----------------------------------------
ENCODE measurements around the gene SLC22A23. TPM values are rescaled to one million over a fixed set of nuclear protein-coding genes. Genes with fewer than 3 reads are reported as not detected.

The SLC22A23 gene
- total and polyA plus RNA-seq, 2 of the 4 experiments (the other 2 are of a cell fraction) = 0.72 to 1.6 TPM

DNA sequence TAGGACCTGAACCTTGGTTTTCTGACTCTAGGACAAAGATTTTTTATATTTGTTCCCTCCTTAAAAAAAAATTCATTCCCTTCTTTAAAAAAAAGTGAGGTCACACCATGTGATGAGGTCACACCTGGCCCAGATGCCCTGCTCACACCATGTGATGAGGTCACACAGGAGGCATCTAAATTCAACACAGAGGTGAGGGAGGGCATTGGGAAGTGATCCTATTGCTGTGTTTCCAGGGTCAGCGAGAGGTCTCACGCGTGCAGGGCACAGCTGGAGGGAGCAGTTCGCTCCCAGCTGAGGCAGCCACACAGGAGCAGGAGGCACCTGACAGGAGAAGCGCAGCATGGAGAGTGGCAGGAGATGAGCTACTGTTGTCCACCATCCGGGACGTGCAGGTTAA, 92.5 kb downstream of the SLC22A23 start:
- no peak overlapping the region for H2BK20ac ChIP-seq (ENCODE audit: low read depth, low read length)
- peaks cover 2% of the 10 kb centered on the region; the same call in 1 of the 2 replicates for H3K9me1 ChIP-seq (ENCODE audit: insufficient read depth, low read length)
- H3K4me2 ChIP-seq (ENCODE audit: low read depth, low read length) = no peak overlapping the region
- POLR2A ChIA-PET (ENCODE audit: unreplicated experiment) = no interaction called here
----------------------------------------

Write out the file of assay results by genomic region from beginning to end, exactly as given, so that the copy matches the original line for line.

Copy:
ENCODE measurements around the gene SLC22A23. TPM values are rescaled to one million over a fixed set of nuclear protein-coding genes. Genes with fewer than 3 reads are reported as not detected.

The SLC22A23 gene
- total and polyA plus RNA-seq, 2 of the 4 experiments (the other 2 are of a cell fraction) = 0.72 to 1.6 TPM

DNA sequence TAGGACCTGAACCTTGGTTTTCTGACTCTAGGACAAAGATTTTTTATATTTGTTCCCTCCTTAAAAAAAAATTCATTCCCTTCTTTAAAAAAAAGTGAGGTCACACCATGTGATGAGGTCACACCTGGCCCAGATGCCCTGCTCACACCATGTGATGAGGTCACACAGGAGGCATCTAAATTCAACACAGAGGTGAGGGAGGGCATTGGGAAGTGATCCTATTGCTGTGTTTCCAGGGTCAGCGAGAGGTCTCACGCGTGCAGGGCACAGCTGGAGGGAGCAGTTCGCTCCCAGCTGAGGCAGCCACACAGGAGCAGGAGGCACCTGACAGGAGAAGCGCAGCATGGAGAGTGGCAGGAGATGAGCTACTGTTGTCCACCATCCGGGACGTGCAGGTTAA, 92.5 kb downstream of the SLC22A23 start:
- no peak overlapping the region for H2BK20ac ChIP-seq (ENCODE audit: low read depth, low read length)
- peaks cover 2% of the 10 kb centered on the region; the same call in 1 of the 2 replicates for H3K9me1 ChIP-seq (ENCODE audit: insufficient read depth, low read length)
- H3K4me2 ChIP-seq (ENCODE audit: low read depth, low read length) = no peak overlapping the region
- POLR2A ChIA-PET (ENCODE audit: unreplicated experiment) = no interaction called here